Shared Opportunity, Inclusion Vital to Unlocking Neighborhood PotentialMarch 1, 2016
Ron Bartell has seen gentrification firsthand while living in Washington, D.C. and how rising property values and new residents moving into neighborhoods was better for residents than stagnant home values and abandoned buildings.
Bartell, owner of Kuzzo’s Chicken & Waffles and a former NFL player, said he can also relate to feelings of exclusion that many Detroiters and longtime businesses share, however, especially as he tries to build up his business around the Livernois corridor.
“Even for me, when I came back to open my restaurant, I was told ‘no’ by lenders multiple times even though I owned the property free and clear,” he said.
Bartell said success only came after investing thousands of his own dollars in the business, which he said points to lenders’ unwillingness to help businesses that are not located downtown.
Bartell was part of an impactful Conference discussion on the role of inclusion, gentrification and the socioeconomic impact of Detroit’s revitalization. The panel, “Shared Opportunity: Questions of Inclusion and Gentrification,” was led by The Detroit News’ Nolan Finley and WDIV’s Devin Scillian, and built on conversations that took place at last year’s Mackinac Policy Conference and Detroit Policy Conference addressing Finley’s characterization of “two Detroits” as the city emerged from bankruptcy.
In answering a question on a perceived lack of inclusion, panelists agreed that more work is needed to support the city’s black neighborhoods and businesses beyond downtown and midtown.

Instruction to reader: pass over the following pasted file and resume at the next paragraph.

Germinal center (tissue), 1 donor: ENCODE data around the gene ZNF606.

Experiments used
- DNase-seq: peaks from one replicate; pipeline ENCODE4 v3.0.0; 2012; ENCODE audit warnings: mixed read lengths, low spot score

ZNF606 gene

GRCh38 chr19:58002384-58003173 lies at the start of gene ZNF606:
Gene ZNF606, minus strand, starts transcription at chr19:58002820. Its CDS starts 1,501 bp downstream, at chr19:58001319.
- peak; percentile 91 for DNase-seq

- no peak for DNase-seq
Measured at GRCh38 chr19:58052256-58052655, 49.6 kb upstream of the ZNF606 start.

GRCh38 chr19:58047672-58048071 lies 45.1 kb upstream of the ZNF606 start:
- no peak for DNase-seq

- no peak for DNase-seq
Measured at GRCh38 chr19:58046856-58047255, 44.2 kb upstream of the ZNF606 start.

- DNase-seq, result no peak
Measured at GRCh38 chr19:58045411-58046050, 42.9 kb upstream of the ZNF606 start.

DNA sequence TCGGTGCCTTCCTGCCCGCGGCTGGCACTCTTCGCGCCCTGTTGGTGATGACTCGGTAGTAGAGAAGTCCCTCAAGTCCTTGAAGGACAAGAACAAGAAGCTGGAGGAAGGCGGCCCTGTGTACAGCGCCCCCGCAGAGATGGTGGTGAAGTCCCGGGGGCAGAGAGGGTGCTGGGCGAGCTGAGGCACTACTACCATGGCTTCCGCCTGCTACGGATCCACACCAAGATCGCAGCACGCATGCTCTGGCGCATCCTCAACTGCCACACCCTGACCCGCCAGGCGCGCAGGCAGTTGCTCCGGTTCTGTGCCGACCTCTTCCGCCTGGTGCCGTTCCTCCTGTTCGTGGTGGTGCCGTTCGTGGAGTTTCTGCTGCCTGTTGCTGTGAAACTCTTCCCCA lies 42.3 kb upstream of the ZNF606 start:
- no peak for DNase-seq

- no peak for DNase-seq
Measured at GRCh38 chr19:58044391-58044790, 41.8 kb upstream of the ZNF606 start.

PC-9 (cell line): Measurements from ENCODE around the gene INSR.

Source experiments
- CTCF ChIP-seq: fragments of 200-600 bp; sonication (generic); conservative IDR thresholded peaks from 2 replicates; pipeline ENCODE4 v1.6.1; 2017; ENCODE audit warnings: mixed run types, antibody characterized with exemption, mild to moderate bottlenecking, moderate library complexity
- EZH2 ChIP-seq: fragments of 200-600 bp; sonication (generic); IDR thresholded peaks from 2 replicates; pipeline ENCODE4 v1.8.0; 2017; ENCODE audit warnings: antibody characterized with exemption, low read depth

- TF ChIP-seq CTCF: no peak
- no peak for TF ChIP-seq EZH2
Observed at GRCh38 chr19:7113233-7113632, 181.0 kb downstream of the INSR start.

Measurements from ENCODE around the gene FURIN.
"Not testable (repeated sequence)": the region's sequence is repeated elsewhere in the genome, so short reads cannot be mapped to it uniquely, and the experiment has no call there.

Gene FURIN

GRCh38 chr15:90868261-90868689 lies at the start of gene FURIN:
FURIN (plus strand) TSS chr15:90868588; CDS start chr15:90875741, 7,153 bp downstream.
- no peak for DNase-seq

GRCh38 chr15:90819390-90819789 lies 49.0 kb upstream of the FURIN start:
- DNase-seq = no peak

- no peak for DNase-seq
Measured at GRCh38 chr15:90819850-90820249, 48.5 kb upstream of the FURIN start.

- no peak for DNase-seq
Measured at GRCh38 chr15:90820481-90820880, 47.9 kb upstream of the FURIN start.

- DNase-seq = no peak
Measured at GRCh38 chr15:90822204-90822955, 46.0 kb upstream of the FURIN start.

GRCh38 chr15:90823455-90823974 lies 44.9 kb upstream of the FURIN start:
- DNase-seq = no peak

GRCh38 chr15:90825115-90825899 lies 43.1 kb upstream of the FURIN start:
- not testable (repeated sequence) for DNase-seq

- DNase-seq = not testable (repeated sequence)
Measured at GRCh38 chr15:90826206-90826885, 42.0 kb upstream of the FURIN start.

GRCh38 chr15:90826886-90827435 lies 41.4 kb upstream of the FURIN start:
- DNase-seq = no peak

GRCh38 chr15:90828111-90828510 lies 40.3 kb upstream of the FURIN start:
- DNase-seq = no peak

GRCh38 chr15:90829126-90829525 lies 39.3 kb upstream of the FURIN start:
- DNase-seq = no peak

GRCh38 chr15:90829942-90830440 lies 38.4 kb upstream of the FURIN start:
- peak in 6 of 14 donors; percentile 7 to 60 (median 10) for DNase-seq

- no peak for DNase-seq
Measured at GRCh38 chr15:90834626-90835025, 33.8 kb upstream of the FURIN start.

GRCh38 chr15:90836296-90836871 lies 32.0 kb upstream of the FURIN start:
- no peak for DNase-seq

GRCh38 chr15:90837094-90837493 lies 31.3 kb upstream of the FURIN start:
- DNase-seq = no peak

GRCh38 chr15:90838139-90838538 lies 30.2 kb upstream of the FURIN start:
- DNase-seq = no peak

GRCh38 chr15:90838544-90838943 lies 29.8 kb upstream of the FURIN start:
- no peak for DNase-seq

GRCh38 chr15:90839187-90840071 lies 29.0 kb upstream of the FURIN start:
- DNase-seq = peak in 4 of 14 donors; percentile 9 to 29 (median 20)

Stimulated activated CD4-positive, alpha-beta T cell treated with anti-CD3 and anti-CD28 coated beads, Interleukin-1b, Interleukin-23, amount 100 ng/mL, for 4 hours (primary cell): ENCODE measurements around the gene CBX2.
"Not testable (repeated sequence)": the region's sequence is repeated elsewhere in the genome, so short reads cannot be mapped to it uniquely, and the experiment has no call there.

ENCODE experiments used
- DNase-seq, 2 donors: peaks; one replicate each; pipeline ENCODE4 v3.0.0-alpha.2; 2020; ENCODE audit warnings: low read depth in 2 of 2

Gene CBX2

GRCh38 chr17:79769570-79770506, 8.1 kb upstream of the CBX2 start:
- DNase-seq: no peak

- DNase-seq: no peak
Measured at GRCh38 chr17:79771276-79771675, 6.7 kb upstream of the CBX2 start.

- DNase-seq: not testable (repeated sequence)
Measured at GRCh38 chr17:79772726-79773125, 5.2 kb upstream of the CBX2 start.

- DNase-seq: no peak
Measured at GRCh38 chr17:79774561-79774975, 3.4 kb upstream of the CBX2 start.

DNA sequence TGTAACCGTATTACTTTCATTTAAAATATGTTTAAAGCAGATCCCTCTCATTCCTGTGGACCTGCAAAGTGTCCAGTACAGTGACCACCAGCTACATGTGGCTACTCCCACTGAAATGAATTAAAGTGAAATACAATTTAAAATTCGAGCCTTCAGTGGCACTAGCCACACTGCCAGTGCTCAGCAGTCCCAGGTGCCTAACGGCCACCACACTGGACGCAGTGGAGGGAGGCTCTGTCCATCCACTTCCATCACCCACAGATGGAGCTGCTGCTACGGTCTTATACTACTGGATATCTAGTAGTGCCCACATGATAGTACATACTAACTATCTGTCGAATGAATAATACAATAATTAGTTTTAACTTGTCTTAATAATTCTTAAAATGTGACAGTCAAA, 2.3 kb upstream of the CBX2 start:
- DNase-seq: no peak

Rashida Tlaib, a longtime Detroit resident and the community partnerships director at the Sugar Law Center for Economic and Social Justice, said community leaders and city officials must be willing to have the hard conversations about gentrification. Tlaib said new business is not necessarily bad for the city as long as thoughtful effort is made to financially support and talk with businesses that have existed for decades and have weathered Detroit’s bankruptcy.
“Is it a bad thing? Absolutely not. But I want to hear from my neighbors who love this city so much and have not left,” Tlaib said. “It’s important to acknowledge that (gentrification) is happening. Do we want to throw people out? Absolutely not. We need to have a good balance of businesses, and right now we do not.”
While recognizing Mayor Duggan’s work to close the gap, Ken Harris, president and CEO of the Michigan Black Chamber of Commerce, said he is pleased to see organizations like the Detroit Regional Chamber elevate the dialogue on key issues like inclusion to a state level.
“We have a long way to go and it starts here and with intentional dialogue in the neighborhoods on how we can rebuild this city together,” he said.